3. Characters act in a fashion that’s rational and consistent with their unique histories and nature…and when they don’t, there’s a reason. As opposed to characters simply performing whatever function the writer requires of them.
  4. I’m usually left with the sense that the writer, artist, and editor were trying to tell a great story. It doesn’t seem like they were executing part of a synergetic business plan and maximizing value to parent-company shareholders.
  5. Action is usually big and exciting and colorful, which is something I believe that right in the wheelhouse of superhero comics as a genre.
  6. Story and character arcs are usually developed through small challenges, as opposed to a weekly Threat To All Life, Time, Space, And Reality. (A good actor can tell you about his or her character just by the way they eat soup; a bad actor requires them to contract a terminal illness or something.)
  7. They’re fun. Comics don’t always have to be fun. But they shouldn’t never be fun, right?
  8. There’s the possibility that the comic will include an awesome toy, like (as above) a wind-up gun that fires a little helicopter.

The #LibertyDonut


It’s no coincidence that “freelancer” and “freeloader” share the same root word. If we freelance journalists, novelists, artists, accountants, et al were to unionize, our union hall would be a coffeeshop with free refills, Google WiFi, and plenty of outlets.

That said, I hold up my end of the social contract. Wherever I go, my work sessions begins with a trip to the counter and the purchase of a Parking Pass. Even at Starbucks, which sells nothing I want to consume (though I’ll happily throw a caramel hot chocolate down my throat during the deep choke of winter). A deal is a deal, so I’ll buy a $2 bottle of water.

It’s much easier here at Dunkin Donuts. A 20 ounce bottle of soda and, if I’m hungry, a donut.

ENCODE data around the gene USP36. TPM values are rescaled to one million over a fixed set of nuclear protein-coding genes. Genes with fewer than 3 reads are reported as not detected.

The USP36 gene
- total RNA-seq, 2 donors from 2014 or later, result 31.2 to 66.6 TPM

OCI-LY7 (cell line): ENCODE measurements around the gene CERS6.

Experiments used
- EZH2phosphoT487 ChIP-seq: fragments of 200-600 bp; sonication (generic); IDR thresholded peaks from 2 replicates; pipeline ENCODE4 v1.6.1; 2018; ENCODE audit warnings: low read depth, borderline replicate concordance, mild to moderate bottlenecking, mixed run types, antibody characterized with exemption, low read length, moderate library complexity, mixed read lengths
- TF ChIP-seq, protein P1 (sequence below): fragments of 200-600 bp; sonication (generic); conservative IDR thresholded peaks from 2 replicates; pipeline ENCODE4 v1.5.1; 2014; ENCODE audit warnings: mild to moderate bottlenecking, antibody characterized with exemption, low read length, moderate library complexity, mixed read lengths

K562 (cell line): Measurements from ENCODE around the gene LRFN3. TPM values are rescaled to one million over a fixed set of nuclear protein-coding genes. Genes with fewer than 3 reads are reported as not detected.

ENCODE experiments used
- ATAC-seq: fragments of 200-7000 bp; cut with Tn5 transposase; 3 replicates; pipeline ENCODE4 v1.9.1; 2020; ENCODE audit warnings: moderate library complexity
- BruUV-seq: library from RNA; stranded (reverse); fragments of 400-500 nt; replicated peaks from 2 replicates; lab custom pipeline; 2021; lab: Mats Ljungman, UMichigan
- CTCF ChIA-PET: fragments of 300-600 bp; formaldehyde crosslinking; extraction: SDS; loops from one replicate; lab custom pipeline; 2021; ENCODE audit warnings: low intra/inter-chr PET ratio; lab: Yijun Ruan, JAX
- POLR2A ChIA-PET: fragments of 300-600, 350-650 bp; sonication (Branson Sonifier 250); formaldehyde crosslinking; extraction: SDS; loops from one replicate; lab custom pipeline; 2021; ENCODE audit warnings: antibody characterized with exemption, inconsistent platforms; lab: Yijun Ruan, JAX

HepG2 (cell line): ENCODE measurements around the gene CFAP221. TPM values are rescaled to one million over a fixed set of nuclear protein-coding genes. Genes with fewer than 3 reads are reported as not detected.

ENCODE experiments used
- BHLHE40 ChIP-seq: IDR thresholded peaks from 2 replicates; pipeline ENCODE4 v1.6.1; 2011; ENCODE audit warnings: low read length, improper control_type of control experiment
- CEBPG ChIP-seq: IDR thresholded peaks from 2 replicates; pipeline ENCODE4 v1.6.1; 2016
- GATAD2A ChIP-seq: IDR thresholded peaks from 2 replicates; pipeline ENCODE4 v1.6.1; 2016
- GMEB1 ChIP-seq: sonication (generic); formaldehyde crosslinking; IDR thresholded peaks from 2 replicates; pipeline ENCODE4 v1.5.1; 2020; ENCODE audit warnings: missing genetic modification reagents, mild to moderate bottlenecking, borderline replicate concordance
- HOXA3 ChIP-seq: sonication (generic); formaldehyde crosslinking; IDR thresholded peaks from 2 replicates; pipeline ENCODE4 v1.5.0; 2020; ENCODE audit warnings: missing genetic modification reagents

As usual, I took a photo of it and posted it to Twitter under the hashtag “#LibertyDonut” even before I unpacked my iPad.

A random idea starts as something kind of funny, then becomes a habit, and then, rarely, you attach a kind of Importance to some of these things. Such is the tale of the #LiberyDonut hashtag.

It started out a while ago, when a friend of mine (the wonderful writer G. Willow Wilson) spoke of a tradition in her house. Her husband is an immigration attorney. Whenever he wins a particularly tough or grueling case, he comes home with a box of donuts.

I joked back that they were Liberty Donuts: carb-packed monuments to the greatness of America. During a year in which ignorant, ego-driven boobs are spreading lies and fears about immigrants and inspiring hate and violence in exchange for cheers and votes from a handful of idiots, this pleased me. It made me proud, genuinely, of being an American.

How much do you love this country?

Do you love it so much that you’d go through the whole immigration process for the right to stay here as long as you like?

Would you subject yourself to years of uncertainty? To a bureaucratic process that — without a trace of malice — forces you to jump through hoops that keep moving, and possibly perform these tricks all over again because papers got misfiled, or because they were seen by the wrong person on the wrong day? Would you have the courage to have your whole life and the lives of everyone you’re related to and have ever known scrutinized? Would you spend tens of thousands of dollars, knowing that the drug conviction of a cousin you haven’t seen for twenty years could kill your chances or, at best, delay the process even further?

All the while, building a life for yourself and your children, without any assurance that you could keep anything you’ve built here?

It’s a sobering question. How tough are you?

Many immigrants have unusually powerful motivation, of course: their lives in their countries of birth were horrible. Or were about to become horrible. And here we can define “horrible” across a broad spectrum that reasonably includes “I was supposed to be killed with the rest of my family but I was spending the night at a friend’s house.”

They’ve come to America by choice, and through great struggle. This isn’t a dalliance. They’ve decided that of all of the countries in the world, the best possible future — not for themselves, but for their children — lies in the United States.

They believe in this place. I, as a citizen, have never been moved by the sight of an enormous American flag being pulled across an end zone or an infield during the minutes before a sporting event. The tiny, cheap plastic flag in the hand of a beaming, newly-sworn American citizen leaves me muttering things about dust mites and pollen.

I think about my immigrant grandparents. One set had left behind a scene that was so powerfully terrible that (according to my Dad) they never wanted to discuss it, and had left Dad with zero desire to learn anything about the Homeland. Not even when I was flying to Europe on business, and floated the idea of adding in a detour to look around the old place and maybe even spend a day searching local records.